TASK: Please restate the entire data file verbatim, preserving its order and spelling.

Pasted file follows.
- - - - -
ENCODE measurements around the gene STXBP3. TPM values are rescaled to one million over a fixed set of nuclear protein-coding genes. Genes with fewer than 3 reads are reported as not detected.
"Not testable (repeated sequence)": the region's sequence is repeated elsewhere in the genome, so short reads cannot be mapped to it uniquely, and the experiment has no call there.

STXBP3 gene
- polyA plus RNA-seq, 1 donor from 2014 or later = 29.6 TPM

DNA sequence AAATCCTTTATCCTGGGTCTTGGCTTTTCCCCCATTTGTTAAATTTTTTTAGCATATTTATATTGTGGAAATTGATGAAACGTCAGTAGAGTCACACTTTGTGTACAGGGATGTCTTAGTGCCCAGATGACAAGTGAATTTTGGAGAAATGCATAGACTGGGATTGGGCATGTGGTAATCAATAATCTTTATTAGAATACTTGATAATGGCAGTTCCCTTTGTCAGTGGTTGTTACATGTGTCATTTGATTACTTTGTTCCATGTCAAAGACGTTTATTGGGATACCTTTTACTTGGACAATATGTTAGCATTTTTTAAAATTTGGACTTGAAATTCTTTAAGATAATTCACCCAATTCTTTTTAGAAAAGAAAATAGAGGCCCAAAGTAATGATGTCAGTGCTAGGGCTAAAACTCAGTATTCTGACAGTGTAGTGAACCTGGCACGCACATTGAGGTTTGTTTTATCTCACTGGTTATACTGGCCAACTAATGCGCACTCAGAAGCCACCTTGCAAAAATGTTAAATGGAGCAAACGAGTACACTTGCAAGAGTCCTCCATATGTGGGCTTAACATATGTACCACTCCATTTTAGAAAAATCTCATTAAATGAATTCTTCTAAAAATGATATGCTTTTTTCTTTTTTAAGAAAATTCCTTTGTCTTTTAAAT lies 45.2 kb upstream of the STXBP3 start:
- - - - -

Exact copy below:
ENCODE measurements around the gene STXBP3. TPM values are rescaled to one million over a fixed set of nuclear protein-coding genes. Genes with fewer than 3 reads are reported as not detected.
"Not testable (repeated sequence)": the region's sequence is repeated elsewhere in the genome, so short reads cannot be mapped to it uniquely, and the experiment has no call there.

STXBP3 gene
- polyA plus RNA-seq, 1 donor from 2014 or later = 29.6 TPM

DNA sequence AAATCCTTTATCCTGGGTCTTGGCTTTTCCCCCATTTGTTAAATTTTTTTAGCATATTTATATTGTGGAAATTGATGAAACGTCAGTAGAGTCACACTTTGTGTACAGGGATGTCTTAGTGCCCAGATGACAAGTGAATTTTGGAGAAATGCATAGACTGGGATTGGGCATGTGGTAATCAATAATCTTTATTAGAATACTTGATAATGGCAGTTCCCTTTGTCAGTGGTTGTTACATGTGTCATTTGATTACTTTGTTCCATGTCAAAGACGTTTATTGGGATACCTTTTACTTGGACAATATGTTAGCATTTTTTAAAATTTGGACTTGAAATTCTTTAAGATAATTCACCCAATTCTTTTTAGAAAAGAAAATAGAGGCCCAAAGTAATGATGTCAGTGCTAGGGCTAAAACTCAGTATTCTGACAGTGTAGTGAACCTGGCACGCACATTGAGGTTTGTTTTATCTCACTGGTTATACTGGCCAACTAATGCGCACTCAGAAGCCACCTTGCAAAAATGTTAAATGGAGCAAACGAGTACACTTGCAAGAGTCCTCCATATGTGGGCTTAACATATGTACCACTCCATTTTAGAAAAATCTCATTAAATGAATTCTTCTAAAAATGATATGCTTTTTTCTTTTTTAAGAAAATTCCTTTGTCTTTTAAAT lies 45.2 kb upstream of the STXBP3 start: